How cool is that? I’d like to say at the start of my first year I had a measly double digit amount of books. These books took up about 3 shelves-if even- and that’s it. Due to tumblr, I now have a library.
And I am the secret source.
Do you get any visitors in your room? Students or otherwise that come for something? If so, for what?
Ken Robinson: How to escape education's death valley
Ken Robinson: How to escape education’s death valley #TED : http://on.ted.com/eZwu
I need to raise $50 for Pre-K Celebration ASAP, if anyone is interested in donating via paypal or chase epay let me know!
The need for funds is a long story, but know it would be going to our 3 Pre-K’s celebration on the last day of school. We’d like to buy a small spread of food and some resources for the kids to take home.
Please e-mail me positivelypt (at) gmail (dot) com or use fan mail!
After Three Years
I have devoted the past three years of my life to developing my practice as an educator. It has been extremely challenging trying to maintain my personal work/life and my job here. That being said, I have been very appreciative of this experience. I cannot even begin to count all of the profound lessons I have learned about all sorts of things through teaching. I have learned so much about myself, the things I am capable of, my limits, boundaries, and my seemingly endless capacity to love. I learned a lot about my own values, what I truly believe in, the way I think students should learn. I have questioned beliefs that I have held for most of my life about education, schools as institutions, young people, and myself. I did not know, going into this, that I would encounter so many challenges and so many blessings. One half of my heart truly resides in teaching.
I wonder though, with all of the challenges in public and private education, what purpose schools really serve. Are they here to really educate youth? “Educate” here meaning: the cultivation of liberated minds through the acquisition of a diverse range of knowledge bases as well as the skills necessary to navigate and lead through and in spite of the systems of oppression. Do we do this with school? Or is there some other place where this happens? Or is it a culmination of school as well as other lessons learned? Who is responsible for this knowledge?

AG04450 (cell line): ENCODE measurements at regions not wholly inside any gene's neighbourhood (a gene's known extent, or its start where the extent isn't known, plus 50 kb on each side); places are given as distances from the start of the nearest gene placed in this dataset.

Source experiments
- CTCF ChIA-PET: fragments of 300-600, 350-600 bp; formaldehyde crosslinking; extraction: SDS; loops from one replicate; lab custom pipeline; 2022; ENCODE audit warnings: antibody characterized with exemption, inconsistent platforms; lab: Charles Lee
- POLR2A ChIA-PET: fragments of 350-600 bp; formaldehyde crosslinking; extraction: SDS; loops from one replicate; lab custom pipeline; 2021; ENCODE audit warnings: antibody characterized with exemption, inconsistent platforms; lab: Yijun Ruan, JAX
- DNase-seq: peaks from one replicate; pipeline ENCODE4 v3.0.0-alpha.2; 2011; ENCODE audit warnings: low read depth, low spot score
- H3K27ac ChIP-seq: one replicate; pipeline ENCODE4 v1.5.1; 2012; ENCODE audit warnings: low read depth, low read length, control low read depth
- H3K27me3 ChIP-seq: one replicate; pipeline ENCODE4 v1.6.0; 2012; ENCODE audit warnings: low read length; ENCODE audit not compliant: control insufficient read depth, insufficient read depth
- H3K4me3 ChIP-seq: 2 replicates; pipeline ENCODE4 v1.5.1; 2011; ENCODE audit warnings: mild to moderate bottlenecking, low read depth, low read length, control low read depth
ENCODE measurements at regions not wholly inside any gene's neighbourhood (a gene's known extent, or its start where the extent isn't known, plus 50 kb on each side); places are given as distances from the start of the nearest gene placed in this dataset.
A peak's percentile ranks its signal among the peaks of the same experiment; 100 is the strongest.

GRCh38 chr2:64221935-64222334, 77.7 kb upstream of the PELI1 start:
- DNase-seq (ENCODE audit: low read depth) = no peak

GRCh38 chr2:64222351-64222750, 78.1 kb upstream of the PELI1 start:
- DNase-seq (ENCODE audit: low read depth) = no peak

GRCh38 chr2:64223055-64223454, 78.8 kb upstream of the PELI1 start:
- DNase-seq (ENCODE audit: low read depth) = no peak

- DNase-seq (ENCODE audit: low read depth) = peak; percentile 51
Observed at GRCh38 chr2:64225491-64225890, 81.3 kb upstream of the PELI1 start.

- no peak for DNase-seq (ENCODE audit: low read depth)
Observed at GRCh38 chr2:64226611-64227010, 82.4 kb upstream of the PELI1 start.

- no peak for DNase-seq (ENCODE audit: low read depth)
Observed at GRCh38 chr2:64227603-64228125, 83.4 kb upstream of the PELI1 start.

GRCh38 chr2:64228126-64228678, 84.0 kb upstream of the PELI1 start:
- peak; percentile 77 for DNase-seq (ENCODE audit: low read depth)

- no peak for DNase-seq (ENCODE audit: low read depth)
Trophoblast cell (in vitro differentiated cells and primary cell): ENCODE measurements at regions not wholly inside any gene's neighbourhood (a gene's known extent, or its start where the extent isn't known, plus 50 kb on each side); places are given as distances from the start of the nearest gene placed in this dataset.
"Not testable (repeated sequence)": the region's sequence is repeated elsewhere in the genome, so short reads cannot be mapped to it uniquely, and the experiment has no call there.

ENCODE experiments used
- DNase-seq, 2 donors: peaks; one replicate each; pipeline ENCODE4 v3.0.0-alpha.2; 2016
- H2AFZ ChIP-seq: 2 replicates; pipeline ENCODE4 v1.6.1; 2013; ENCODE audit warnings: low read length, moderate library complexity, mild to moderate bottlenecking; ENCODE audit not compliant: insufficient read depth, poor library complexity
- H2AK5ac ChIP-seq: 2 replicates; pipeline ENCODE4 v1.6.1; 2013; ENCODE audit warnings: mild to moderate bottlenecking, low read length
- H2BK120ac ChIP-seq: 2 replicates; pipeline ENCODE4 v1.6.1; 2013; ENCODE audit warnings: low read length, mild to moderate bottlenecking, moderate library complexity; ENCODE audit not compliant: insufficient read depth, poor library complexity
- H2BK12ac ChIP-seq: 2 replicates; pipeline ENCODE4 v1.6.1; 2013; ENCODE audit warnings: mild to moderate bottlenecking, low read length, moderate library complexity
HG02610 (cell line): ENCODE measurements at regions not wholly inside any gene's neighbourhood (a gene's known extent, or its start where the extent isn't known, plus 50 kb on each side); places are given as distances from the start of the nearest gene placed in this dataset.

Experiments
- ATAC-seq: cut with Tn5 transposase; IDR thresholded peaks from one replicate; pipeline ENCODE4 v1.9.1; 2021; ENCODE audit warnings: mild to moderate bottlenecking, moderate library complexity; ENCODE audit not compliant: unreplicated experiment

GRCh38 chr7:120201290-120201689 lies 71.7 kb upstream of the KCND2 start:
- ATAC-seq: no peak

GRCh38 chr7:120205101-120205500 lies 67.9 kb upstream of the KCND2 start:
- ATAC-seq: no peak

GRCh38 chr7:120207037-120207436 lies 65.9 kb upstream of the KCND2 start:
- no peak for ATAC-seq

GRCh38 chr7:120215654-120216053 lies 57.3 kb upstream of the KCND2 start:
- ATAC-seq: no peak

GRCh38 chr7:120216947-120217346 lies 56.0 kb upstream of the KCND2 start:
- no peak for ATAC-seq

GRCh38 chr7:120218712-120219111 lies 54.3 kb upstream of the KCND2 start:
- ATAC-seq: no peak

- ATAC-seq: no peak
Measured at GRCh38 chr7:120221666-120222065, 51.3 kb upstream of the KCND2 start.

Or are schools places to train workers? To grow The Citizen of tomorrow, The Employee of tomorrow, The Wage Slave of tomorrow? While it is true that not everyone will grow up to be the CEO of a huge corporation, a professional athlete, or a movie star, we teach our children, somewhere along the line that if they work hard enough, that all of their wildest dreams will come true. So when you ask an eighth grader what she wants to be when she grows up and she says “A model” but has no idea what skills models need to possess, or when a boy responds with “Basketball player in the NBA” and believes that if he wants it bad enough and “does okay in school” that he will achieve it, what are you, as the educator supposed to say back? When we teach our students only to be obedient and follow directions and complete assignments, but then we ask them to be critical thinkers (critical thinking being a rebellion against the status quo to begin with) and they are pained by it, what do we expect? We cannot use school as a tool of oppression to keep children quiet and then in the same breath ask them to change the world for their futures. I struggle with this paradox constantly. We need to teach students to be good people, yes. But in that teaching, in learning social norms, niceties, and “rules”, somewhere along the way, we also teach them that unless they are quiet and obedient, that they will never get anywhere in life.
This generation of students struggles with this challenge more than I have witnessed before. At home they are told to “speak their mind” and to “be themselves” but are not given boundaries either. This is for a myriad of reasons. Some of my students live with relatives other than parents, one parent, parents who work 3 jobs, no parents, are homeless, are in transitional housing, are raising their younger siblings, are struggling with mental and socio-emotional disorders, don’t have food in their homes, experience violence inside and outside their walls, self-medicate, etc. This is not an exaggeration. The numbers are staggering, actually. So how, when nothing about their educational experience or childhood has been “normal”, do we teach them what “normal” looks like or why it’s important to present as “normal” in the rest of the world? When a person does not grow up experiencing love, consistency, and care from their families and communities, it becomes very hard for them to accept any of those things as they become teenagers. We as educators try to give them these things in school, but it often takes a lot of practice for them to accept that love, consistency, and care.
This seems to be the thing I struggle with the most as I crawl uphill to the last two weeks of school, the last two weeks of this chapter of my teaching career.